May 24, 2005
Hospital urges parents, children to play it safe on the water this summer
By Susan Christensen
Health and Research News Service
JACKSON, Miss.—Physicians at Methodist Rehabilitation Center want to remind boaters and swimmers to think first about safety around water this summer.
“Each year, about 1,000 diving-related injuries occur,” said Dr. Rahul Vohra, medical director at Methodist Rehab. “This accounts for 10 percent of all spinal cord injuries and 60 percent of all recreational injuries.”
Dr. Vohra recommends always checking the water for a minimum depth of ten feet before diving or jumping in and to always be aware of no diving or no swimming signs.
“If there is a no diving sign it means the water is not safe for a head first entry. Check the water for hidden rocks before entering the water feet first,” he said.
Dr. Vohra says it is important to know your limits and skills. “Don’t try to keep up with friends. And always wear a life jacket and stay close to shore.”
Lauren Fairburn, coordinator of Think First, Methodist Rehab’s statewide safety and injury prevention program, says there are other safety concerns to consider around water, such as drowning prevention and boating safety.
“Drowning is the second leading cause of injury-related death for children ages 14 and under,” said Fairburn. “Don’t swim alone and never leave a child unattended in or around water.”
Fairburn says that children less than a year old most often drown in bathtubs, toilets or buckets. Children ages one to four usually drown in swimming pools, hot tubs and spas and children ages five to fourteen tend to drown in swimming pools, lakes or rivers.
“Children can drown in as little as one inch of water in a matter of seconds,” says Fairburn. “Install a fence around a pool or spa and make sure children who cannot swim wear life jackets.”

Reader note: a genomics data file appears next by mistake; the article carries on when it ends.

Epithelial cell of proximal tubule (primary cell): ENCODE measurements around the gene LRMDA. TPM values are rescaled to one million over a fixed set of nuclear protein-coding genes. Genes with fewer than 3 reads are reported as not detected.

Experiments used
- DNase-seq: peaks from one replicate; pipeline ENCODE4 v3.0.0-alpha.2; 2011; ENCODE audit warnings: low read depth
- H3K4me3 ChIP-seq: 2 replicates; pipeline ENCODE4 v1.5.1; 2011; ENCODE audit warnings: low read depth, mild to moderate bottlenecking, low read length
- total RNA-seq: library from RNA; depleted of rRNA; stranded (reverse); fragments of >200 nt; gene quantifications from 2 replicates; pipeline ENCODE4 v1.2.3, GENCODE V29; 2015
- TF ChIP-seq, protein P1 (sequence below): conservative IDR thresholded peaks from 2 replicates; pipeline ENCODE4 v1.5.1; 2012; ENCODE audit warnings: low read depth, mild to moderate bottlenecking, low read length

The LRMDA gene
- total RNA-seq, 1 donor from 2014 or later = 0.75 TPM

Fairburn also recommends taking swim lessons and learning CPR in case of an emergency.
Ross Barnett Reservoir Patrol Chief James Stepp says that the most common boating accidents result from reckless operation or people who have drowned from not wearing life vests.
“Often boats get too close to other boats, travel too fast, jump wakes and circle other boats too closely.”
Another problem on the state’s lakes and rivers is boating while intoxicated.
“People need to remember that operating a boat while intoxicated is a criminal offense punishable by fine, imprisonment or loss of their privilege to operate a boat,” said Stepp. “And in Mississippi a blood alcohol level of .08 percent or greater indicates intoxication.”
Other boating rules and regulations include:
- All boats must have a horn that works properly.
- Boats with an enclosed gas tank are required to have a fire extinguisher.
- Boats 16-feet or longer must have one wearable life jacket for each person on board and one throw-able life jacket.
- All water skiers, operators and passengers of Waverunners and Jet Skis must wear a life jacket.
- While pulling a water-skier, an observer who is not the boat’s operator, is required. The observer must be age 10 or older.
- Children under age 12 must wear an approved life jacket when aboard a boat. The boat must be anchored or moored before children may remove their life jackets.
- Children under age 12 are not allowed to operate a boat unless accompanied by an adult who is 21 or older and who has taken a boating safety course. Proof of completion of the course must be carried onboard while the boat is operating.
- Anyone born after June 30, 1980 must successfully complete an approved boating safety course prior to operating any motorized vessel and have proof of course completion.
“Traumatic injuries peak during the summer months when children are out of school and aren’t supervised as much,” said Dr. Vohra. “The more time they spend outdoors increases their risk of injury, especially if they aren’t protected with the appropriate safety gear and supervision.”